Iran media outlet: Captured ‘Mossad dolphin’ a robot
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Iran media outlet: Captured ‘Mossad dolphin’ a robot

Hamas has claimed its naval unit caught mammal equipped with espionage equipment, including cameras

Illustrative photo of an Israeli diver swimming with a dolphin at the Dolphin Reef of the Red Sea in Eilat. 
(Nati Shohat /Flash90)
Illustrative photo of an Israeli diver swimming with a dolphin at the Dolphin Reef of the Red Sea in Eilat. (Nati Shohat /Flash90)

An Iranian media outlet said Wednesday evening that the dolphin Hamas claimed to have caught spying for Israel was actually a “robot.”

While most media outlets quoted Hamas earlier Wednesday as asserting it had captured the aquatic mammal, one of nature’s most intelligent animals, and implausibly asserting that it was equipped with cameras and was engaged in espionage, the regime-linked Fars news agency quoted “media reports” ostensibly claiming that “the divers of the Palestinian Hamas resistance movement have seized a Israeli-made robot dolphin equipped with espionage equipment, including video-recording cameras.”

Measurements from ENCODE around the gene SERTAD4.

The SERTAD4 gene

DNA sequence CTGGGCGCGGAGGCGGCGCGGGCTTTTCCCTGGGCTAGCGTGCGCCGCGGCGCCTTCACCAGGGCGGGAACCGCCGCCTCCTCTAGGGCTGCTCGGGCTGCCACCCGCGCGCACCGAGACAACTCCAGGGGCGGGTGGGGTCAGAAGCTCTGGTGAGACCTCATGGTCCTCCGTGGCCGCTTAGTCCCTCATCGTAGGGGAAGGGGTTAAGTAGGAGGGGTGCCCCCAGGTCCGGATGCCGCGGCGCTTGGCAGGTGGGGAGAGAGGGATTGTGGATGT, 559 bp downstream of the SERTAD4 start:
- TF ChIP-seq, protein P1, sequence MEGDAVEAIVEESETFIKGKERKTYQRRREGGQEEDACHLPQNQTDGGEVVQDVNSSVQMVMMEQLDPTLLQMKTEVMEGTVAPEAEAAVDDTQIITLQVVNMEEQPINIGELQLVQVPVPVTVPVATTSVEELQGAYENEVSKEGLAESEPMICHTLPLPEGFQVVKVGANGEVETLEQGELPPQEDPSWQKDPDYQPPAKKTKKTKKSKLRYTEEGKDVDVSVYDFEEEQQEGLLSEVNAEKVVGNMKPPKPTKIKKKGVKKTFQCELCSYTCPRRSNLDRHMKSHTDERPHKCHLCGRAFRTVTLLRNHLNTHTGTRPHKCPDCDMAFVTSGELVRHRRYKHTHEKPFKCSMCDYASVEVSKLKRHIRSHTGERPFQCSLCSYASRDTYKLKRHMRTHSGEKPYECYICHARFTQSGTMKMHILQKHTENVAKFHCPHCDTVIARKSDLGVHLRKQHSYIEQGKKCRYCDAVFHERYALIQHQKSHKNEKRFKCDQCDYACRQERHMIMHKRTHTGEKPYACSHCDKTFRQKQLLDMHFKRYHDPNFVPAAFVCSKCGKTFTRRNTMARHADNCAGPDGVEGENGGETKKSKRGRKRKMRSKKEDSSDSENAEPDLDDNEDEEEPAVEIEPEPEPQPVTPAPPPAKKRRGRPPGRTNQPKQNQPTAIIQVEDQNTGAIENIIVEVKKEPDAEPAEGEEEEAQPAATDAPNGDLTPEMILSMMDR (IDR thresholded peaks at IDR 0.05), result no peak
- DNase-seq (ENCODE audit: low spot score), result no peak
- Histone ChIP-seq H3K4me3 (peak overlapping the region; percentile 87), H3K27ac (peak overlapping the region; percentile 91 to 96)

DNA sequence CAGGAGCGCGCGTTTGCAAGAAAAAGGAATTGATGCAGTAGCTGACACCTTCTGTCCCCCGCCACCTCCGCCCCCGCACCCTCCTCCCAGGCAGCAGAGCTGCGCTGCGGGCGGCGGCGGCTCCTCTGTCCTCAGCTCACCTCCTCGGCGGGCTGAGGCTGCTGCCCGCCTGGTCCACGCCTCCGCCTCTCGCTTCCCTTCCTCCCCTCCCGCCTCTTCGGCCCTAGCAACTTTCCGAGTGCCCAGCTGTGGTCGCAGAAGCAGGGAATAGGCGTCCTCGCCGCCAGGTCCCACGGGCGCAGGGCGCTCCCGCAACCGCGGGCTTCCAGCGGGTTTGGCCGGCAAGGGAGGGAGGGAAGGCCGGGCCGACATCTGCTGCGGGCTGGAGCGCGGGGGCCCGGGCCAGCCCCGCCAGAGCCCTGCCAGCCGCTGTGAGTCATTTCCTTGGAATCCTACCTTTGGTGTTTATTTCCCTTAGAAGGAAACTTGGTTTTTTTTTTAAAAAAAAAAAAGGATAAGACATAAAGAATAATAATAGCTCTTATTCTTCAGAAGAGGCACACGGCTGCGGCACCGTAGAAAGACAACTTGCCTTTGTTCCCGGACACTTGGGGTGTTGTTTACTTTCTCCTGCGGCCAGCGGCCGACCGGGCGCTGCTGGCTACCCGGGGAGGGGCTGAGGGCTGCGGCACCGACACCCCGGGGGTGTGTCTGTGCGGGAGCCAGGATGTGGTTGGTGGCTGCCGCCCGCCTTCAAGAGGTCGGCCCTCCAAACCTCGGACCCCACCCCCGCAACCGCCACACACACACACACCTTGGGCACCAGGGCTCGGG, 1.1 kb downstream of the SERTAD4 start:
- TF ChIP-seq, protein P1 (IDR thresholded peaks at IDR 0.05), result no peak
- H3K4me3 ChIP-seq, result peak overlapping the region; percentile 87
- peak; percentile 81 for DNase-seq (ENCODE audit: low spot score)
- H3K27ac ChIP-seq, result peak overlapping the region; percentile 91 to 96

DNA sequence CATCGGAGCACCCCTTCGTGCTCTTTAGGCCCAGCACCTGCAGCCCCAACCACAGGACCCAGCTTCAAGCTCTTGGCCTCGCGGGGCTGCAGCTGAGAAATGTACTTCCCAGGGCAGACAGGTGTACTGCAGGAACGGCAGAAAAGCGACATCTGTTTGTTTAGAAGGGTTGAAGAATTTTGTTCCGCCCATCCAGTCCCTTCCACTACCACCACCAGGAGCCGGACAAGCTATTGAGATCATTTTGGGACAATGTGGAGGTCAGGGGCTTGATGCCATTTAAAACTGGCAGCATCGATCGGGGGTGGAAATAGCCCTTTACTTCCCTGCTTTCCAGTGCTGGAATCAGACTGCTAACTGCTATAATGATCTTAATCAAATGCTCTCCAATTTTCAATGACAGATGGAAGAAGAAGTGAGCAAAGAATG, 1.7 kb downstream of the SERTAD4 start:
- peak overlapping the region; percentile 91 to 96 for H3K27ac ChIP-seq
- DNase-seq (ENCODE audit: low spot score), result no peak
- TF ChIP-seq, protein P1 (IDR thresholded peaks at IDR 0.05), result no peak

Fars added of its robotic version: “The spy dolphin was also equipped with small arrows and bullets to enable it to target humans, including Hamas special forces.”

The dolphin was purportedly captured off the Gaza coast several weeks ago by the naval unit of the Hamas military wing.

The Israeli Navy maintains a fleet of Dolphin class submarines. But media reports made clear that Hamas was talking about a mammal, not a boat — or a robot.

An Israeli navy Dolphin-class submarine (photo credit: Moshe Shai/FLASH90)
An Israeli navy Dolphin-class submarine (Moshe Shai/FLASH90)

Spying allegations against Israel involving various creatures are not uncommon in the region.

Twice in recent years, Turkish media have highlighted allegations that birds tagged with Israeli university tracking devices were on espionage missions.

In 2012, an eagle with an Israeli tag in Sudan was captured and touted as a Mossad spy.

Two years earlier, an Egyptian official said Israel-controlled sharks could be involved in a number of attacks on tourists in the Red Sea.

Wednesday’s report marked the first known allegations against dolphins.

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